Fauci warns new coronavirus variants are 'wake-up call,' says scientists must be ready to tweak vaccines
WASHINGTON - Dr. Anthony Fauci said the increasing spread of multiple coronavirus variants in the U.S. should serve as a "wake-up call," stressing the need for vaccine companies to be ready to make new versions of the shots as the country works to quickly vaccinate as many people as possible.
The government’s top infectious disease expert made the comments Friday during a White House coronavirus briefing with the new U.S. Centers for Disease Control and Prevention director, who said the country "should be treating every case as if it's a variant."
Scientists have been closely following worrisome new variants circulating around the world, complicating efforts to combat the pandemic. These include the highly-contagious coronavirus variants first detected in the U.K., South Africa and Brazil — all three of which have been reported in the U.S.
In his remarks, Fauci discussed recent findings from vaccine makers Novavax and Johnson & Johnson and warned they were a "wake up call to all of us" as the virus continues to mutate. He said scientists will have to be "nimble to be able to adjust readily" to make tweaks to the vaccines if needed.
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Novavax said this week that its two-dose COVID-19 vaccine candidate appears to be 89% effective based on early findings from a British study. But it also found that the vaccine may not be as effective against the fast-spreading variant first detected in South Africa.
Johnson & Johnson, which has another long-awaited vaccine candidate, said Friday that its single-shot vaccine was found to be 66% effective overall at preventing moderate to severe illness, and much more protective — 85% — against the most serious symptoms. The vaccine was found to work better in the U.S. — 72% effective against moderate to severe COVID-19 – compared to 57% in South Africa, where it was up against an easier-to-spread mutated virus.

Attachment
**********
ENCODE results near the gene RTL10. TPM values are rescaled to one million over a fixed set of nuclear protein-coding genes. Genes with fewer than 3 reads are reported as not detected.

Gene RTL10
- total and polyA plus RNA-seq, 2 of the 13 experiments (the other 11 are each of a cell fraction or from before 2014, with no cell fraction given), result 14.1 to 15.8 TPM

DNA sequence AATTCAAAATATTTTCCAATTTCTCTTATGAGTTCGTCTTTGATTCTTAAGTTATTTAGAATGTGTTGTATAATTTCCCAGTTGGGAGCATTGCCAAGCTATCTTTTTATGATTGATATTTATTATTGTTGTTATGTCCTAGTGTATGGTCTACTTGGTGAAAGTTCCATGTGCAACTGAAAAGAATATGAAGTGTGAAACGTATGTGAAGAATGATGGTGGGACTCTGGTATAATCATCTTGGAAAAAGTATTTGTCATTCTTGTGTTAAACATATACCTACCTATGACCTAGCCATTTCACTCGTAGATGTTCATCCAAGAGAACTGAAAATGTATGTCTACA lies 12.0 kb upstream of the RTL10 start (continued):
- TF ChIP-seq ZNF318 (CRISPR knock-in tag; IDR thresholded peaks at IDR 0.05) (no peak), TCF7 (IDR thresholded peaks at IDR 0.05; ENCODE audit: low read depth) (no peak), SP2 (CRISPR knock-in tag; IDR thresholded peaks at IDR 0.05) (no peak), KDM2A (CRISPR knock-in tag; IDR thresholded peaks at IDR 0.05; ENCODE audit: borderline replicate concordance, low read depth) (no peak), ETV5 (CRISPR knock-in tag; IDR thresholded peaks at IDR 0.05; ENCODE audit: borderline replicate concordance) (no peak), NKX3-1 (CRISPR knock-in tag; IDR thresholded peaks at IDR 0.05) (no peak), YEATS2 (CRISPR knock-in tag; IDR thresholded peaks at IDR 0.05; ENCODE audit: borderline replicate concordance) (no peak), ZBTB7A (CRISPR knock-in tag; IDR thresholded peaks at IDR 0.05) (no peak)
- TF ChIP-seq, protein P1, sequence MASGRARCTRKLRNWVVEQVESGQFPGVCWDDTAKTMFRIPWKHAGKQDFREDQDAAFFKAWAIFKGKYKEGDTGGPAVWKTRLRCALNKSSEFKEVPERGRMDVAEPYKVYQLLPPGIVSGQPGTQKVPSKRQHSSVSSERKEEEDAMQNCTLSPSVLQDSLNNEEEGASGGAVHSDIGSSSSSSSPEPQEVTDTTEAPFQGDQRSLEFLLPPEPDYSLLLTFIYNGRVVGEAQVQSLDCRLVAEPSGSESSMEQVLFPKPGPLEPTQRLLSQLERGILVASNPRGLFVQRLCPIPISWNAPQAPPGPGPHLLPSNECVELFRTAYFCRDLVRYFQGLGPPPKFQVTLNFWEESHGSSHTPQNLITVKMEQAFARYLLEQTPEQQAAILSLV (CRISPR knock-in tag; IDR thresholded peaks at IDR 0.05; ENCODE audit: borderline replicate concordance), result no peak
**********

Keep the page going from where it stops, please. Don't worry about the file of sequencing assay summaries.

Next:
Fauci called the recent results overall "very encouraging," noting the fact that Johnson & Johnson’s vaccine is just one shot and easier to store. Both of the approved Pfizer and Moderna vaccines require two doses spaced apart and ultra-cold storage. But he said the findings further underscore the need to quickly vaccinate as many people as possible.
"The virus has a playing field, as it were, to mutate. If you stop that, and stop the replication, viruses cannot mutate if they don’t replicate," Fauci said. "That’s the reason to continue to do what we’re doing. Namely intensify our ability, and our implementation of, to vaccinate as many people as possible, as quickly as possible."
This week, the South African variant was detected in the U.S. for the first time, with two cases diagnosed in South Carolina, and the variant from Brazil was reported in a patient in Minnesota.
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CDC Director Dr. Rochelle Walensky, who began her role last week, said the U.K. variant had been confirmed in at least 379 cases in 29 states, as of Jan. 27. Walensky said public health officials remain concerned about the variants and "are rapidly ramping up surveillance and sequencing activities" to closely monitor and identify them.
Earlier this month, the CDC warned that the highly-transmissible U.K. variant, known as B.1.1.7, could become the dominant strain found in the U.S. and lead to a spike in cases and deaths, further straining the health care system.
"By the time someone has symptoms, gets a test, has a positive result and we get the sequence, our opportunity for doing real case control and contact tracing is largely gone," Walensky said during the briefing. "And so I think, and I believe, that we should be treating every case as if it's a variant during this pandemic right now."
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This story was reported from Cincinnati.